Pyongyang says US, South Korea must present new solutions for conflict

North Korea’s Vice Minister of the People’s Armed Forces Kim Hyong Ryong said the situation has relapsed into a ‘dangerous, vicious cycle’ of exacerbating tensions because of the actions of the US and South Korean governments. (Reuters)
Updated 21 October 2019

Pyongyang says US, South Korea must present new solutions for conflict

  • Kim Hyong Ryong, Vice Minister of the People’s Armed Forces, says North Korea has worked to build lasting peace
  • But that the situation has relapsed into a ‘dangerous, vicious cycle’ of exacerbating tensions because of US and South Korean actions

BEIJING: The United States and South Korea must produce new solutions for the current standoff on the Korean Peninsula, a senior North Korean military official said on Monday, warning that hostile policies toward Pyongyang would lead to serious consequences.
The remarks add to recent comments from Pyongyang expressing discontent at the lack of progress in its negotiations with Washington. This month North Korea issued a veiled threat about ending the freeze in long-range missile testing amid continued economic sanctions and pressure aimed at pushing it to give up its nuclear and ballistic missiles programs.
Kim Hyong Ryong, North Korea’s Vice Minister of the People’s Armed Forces, said at the Xiangshan Forum in Beijing that North Korea has worked to build lasting peace but that the situation has relapsed into a “dangerous, vicious cycle” of exacerbating tensions because of the actions of the US and South Korean governments.
“Though it has been more than one year since the DPRK-US joint statement was adopted, there is no progress in improving bilateral relations between the two countries, completely because of the US’ anachronistic, hostile policies against the DPRK,” Kim said, referring to his country by the initials of its formal name, the Democratic People’s Republic of Korea.
He also accused South Korea of a “double-dealing attitude” in continuing to carry out military drills with the US and buying advanced military equipment. “Bearing in mind our firm will to safeguard peace in the region, the United States and the South Korean authorities must refrain from any actions disrupting the stability of the situation and come up with a new way for solving the problem,” Kim said.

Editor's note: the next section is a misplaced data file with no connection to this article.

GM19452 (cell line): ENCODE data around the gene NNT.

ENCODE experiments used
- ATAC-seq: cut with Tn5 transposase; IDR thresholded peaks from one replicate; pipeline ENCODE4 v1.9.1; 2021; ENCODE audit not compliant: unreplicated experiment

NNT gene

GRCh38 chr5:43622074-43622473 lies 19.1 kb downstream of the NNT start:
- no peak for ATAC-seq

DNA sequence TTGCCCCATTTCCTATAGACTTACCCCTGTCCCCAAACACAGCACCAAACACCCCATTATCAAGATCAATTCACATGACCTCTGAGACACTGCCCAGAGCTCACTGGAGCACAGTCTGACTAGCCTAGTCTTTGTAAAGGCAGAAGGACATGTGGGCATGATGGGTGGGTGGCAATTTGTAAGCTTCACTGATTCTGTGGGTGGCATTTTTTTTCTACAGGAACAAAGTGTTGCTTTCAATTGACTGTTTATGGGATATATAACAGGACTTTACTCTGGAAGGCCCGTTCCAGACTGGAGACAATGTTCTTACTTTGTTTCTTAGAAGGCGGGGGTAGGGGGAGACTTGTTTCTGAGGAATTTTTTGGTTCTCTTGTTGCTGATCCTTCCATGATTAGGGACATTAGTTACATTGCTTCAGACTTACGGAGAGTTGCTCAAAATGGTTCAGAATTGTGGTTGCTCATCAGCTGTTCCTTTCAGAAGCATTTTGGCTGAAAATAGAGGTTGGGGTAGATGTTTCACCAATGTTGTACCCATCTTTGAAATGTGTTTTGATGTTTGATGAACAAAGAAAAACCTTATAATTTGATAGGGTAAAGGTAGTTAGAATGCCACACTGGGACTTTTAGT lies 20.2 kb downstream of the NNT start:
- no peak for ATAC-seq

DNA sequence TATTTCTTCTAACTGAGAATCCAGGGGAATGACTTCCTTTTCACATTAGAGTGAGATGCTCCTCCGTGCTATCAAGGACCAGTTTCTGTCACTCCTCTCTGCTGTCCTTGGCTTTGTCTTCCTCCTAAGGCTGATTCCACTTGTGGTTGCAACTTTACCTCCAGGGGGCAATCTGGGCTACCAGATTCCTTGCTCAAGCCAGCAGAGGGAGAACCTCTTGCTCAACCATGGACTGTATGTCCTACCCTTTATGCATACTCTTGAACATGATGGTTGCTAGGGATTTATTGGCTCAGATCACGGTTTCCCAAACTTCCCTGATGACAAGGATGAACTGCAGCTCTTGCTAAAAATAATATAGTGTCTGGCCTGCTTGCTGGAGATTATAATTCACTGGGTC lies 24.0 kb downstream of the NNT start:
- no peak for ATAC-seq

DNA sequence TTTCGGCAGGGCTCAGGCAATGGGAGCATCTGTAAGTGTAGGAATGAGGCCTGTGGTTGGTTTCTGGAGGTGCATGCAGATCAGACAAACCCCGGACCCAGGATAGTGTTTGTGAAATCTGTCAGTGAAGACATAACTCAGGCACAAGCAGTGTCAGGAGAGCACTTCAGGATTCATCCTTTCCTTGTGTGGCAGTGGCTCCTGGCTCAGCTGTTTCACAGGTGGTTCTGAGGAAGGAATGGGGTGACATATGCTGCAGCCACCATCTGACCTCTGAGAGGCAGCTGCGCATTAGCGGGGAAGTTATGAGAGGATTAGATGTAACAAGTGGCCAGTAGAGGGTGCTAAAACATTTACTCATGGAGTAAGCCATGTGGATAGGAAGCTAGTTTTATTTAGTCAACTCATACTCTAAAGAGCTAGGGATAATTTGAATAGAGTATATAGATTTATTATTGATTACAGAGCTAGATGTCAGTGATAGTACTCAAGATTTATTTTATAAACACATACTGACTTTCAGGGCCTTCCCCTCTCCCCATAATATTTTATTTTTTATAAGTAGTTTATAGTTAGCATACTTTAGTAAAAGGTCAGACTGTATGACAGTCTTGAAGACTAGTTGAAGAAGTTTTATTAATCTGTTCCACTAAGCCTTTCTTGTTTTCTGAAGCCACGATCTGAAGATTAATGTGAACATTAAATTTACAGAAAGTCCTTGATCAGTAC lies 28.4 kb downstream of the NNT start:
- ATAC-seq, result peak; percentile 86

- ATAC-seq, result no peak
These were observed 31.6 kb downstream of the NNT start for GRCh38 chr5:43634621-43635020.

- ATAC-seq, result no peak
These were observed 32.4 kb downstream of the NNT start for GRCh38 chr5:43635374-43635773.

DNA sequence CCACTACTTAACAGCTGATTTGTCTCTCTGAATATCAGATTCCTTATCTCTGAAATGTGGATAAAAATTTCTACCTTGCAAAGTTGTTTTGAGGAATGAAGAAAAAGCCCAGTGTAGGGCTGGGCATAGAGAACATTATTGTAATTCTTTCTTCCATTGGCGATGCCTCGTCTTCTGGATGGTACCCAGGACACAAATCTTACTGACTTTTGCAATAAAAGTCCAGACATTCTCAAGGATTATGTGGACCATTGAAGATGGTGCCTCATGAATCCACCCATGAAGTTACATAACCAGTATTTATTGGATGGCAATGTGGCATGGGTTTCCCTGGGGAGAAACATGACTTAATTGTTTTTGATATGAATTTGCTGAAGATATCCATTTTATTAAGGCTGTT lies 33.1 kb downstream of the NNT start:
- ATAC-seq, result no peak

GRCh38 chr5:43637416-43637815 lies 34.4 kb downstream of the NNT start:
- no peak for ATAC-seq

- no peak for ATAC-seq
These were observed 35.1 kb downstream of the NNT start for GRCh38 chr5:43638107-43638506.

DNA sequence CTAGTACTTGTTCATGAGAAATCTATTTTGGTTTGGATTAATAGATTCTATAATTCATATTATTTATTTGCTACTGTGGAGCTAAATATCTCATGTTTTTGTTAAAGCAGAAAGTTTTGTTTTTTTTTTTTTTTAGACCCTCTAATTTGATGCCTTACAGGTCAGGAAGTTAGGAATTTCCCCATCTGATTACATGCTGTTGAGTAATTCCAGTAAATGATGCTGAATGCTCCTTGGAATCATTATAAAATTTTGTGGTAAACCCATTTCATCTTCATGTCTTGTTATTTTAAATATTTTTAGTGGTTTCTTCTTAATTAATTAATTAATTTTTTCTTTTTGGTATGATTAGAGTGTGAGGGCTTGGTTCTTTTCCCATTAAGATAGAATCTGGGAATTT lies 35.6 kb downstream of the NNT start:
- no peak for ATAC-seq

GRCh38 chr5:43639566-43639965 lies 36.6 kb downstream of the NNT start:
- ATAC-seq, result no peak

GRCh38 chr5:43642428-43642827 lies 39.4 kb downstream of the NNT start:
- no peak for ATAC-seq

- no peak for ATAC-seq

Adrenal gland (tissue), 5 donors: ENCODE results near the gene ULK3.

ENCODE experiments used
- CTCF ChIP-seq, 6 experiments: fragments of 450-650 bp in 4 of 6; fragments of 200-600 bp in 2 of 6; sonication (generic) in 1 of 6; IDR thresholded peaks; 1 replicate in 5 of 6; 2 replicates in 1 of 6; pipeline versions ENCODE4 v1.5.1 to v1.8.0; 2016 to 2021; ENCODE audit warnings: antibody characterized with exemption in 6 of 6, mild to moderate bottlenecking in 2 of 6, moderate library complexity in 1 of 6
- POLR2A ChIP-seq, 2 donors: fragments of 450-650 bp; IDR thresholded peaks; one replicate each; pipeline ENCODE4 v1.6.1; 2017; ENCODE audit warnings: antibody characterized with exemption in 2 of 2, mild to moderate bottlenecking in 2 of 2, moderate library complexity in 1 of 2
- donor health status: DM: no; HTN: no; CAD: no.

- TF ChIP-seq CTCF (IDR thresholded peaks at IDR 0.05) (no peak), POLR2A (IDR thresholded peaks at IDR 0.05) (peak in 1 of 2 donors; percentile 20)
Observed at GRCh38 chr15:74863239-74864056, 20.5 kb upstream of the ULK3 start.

North Korea has conducted missile tests in recent months, including that of a submarine-launched ballistic missile, and broke off the latest working-level nuclear talks with the US in early October.
Pyongyang’s top negotiator for the talks blamed the US for the breakdown and said Washington “brought nothing” to the negotiating table. Pyongyang has so far stuck to a freeze in testing of nuclear weapons and intercontinental ballistic missiles that has been in place since 2017 and allowed for three meetings between its leader, Kim Jong Un, and US President Donald Trump since last year.
North Korean state media reported last week on Kim Jong Un’s visit to Mt Paektu, the spiritual homeland of the Kim dynasty, and that his aides are convinced the leader plans “a great operation,” which experts say may signal a major shift in Pyongyang’s stance toward the US in the coming months.
Some analysts say possible North Korean actions could include another space launch or an intercontinental ballistic missile test.


UK’s Prince William reveals he’s been a helpline volunteer during coronavirus lockdown

Updated 2 min 54 sec ago

UK’s Prince William reveals he’s been a helpline volunteer during coronavirus lockdown

LONDON: Britain’s Prince William has revealed that he has been anonymously helping out on a crisis helpline during the coronavirus lockdown.
The Duke of Cambridge’s work with Shout 85258 — an around-the-clock text messaging helpline developed by the Royal Foundation — was made public to mark Volunteers Week.
Last month, he told fellow volunteers in a video call that was shared on social media late Friday: “I’m going to share a little secret with you guys, but I’m actually on the platform volunteering.”
William, who is second in line to the throne, is one of more than 2,000 volunteers who have been formally trained to help those in need.
More than 300,000 text conversations have taken place between volunteers and people needing mental health support, with around 65% of those texting aged under 25.
William’s wife, the Duchess of Cambridge, has also been helping others by taking part in “check in and chat” calls with people self-isolating or vulnerable during the pandemic.